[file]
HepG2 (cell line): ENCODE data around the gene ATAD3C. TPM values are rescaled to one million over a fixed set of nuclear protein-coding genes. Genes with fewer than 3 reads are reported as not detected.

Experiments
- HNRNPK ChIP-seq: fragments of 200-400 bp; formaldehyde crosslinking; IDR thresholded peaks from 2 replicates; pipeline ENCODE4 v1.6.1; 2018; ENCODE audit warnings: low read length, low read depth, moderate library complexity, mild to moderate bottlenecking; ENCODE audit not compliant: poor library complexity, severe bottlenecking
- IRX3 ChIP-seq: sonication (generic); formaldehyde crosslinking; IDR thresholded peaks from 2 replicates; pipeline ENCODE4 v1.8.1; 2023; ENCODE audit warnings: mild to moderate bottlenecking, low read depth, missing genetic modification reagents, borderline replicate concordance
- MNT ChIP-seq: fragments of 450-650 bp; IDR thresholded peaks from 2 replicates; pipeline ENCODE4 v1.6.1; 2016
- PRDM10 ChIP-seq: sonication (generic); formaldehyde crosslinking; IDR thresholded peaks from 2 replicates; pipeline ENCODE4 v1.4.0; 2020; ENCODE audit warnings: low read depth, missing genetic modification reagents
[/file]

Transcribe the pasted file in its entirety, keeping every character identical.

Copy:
HepG2 (cell line): ENCODE data around the gene ATAD3C. TPM values are rescaled to one million over a fixed set of nuclear protein-coding genes. Genes with fewer than 3 reads are reported as not detected.

Experiments
- HNRNPK ChIP-seq: fragments of 200-400 bp; formaldehyde crosslinking; IDR thresholded peaks from 2 replicates; pipeline ENCODE4 v1.6.1; 2018; ENCODE audit warnings: low read length, low read depth, moderate library complexity, mild to moderate bottlenecking; ENCODE audit not compliant: poor library complexity, severe bottlenecking
- IRX3 ChIP-seq: sonication (generic); formaldehyde crosslinking; IDR thresholded peaks from 2 replicates; pipeline ENCODE4 v1.8.1; 2023; ENCODE audit warnings: mild to moderate bottlenecking, low read depth, missing genetic modification reagents, borderline replicate concordance
- MNT ChIP-seq: fragments of 450-650 bp; IDR thresholded peaks from 2 replicates; pipeline ENCODE4 v1.6.1; 2016
- PRDM10 ChIP-seq: sonication (generic); formaldehyde crosslinking; IDR thresholded peaks from 2 replicates; pipeline ENCODE4 v1.4.0; 2020; ENCODE audit warnings: low read depth, missing genetic modification reagents